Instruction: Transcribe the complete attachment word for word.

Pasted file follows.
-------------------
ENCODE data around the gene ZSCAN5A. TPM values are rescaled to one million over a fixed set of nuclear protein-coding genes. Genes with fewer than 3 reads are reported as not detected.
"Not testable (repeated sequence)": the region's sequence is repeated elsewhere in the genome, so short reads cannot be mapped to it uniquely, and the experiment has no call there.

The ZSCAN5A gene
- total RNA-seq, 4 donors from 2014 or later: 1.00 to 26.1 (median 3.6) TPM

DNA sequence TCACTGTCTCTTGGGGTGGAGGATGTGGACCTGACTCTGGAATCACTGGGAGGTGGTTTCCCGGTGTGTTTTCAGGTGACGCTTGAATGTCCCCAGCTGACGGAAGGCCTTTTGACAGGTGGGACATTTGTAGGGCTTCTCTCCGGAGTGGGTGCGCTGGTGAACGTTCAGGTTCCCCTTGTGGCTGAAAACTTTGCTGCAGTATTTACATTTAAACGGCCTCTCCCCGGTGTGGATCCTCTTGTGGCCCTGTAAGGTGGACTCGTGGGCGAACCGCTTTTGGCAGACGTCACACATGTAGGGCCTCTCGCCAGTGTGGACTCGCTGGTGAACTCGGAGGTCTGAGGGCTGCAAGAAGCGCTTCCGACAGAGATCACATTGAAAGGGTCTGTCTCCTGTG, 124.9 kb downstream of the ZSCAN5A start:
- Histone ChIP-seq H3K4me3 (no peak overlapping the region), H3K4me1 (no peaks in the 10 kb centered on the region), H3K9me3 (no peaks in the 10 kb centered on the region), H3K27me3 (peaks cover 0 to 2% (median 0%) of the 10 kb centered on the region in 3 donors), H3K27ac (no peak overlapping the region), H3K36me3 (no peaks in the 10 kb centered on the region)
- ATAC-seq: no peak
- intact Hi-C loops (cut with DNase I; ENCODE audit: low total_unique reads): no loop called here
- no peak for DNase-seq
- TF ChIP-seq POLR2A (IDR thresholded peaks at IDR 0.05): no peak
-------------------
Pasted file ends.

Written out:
ENCODE data around the gene ZSCAN5A. TPM values are rescaled to one million over a fixed set of nuclear protein-coding genes. Genes with fewer than 3 reads are reported as not detected.
"Not testable (repeated sequence)": the region's sequence is repeated elsewhere in the genome, so short reads cannot be mapped to it uniquely, and the experiment has no call there.

The ZSCAN5A gene
- total RNA-seq, 4 donors from 2014 or later: 1.00 to 26.1 (median 3.6) TPM

DNA sequence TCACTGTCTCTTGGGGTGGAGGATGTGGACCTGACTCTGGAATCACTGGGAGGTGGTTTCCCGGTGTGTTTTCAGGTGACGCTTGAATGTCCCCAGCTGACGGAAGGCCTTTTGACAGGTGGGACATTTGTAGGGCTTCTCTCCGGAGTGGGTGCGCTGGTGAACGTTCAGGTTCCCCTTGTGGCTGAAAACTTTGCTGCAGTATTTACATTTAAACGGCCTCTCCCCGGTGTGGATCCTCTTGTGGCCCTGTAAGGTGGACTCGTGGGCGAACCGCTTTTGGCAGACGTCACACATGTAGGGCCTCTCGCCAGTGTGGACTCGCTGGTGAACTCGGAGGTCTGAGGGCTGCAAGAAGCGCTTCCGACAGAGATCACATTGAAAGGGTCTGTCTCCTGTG, 124.9 kb downstream of the ZSCAN5A start:
- Histone ChIP-seq H3K4me3 (no peak overlapping the region), H3K4me1 (no peaks in the 10 kb centered on the region), H3K9me3 (no peaks in the 10 kb centered on the region), H3K27me3 (peaks cover 0 to 2% (median 0%) of the 10 kb centered on the region in 3 donors), H3K27ac (no peak overlapping the region), H3K36me3 (no peaks in the 10 kb centered on the region)
- ATAC-seq: no peak
- intact Hi-C loops (cut with DNase I; ENCODE audit: low total_unique reads): no loop called here
- no peak for DNase-seq
- TF ChIP-seq POLR2A (IDR thresholded peaks at IDR 0.05): no peak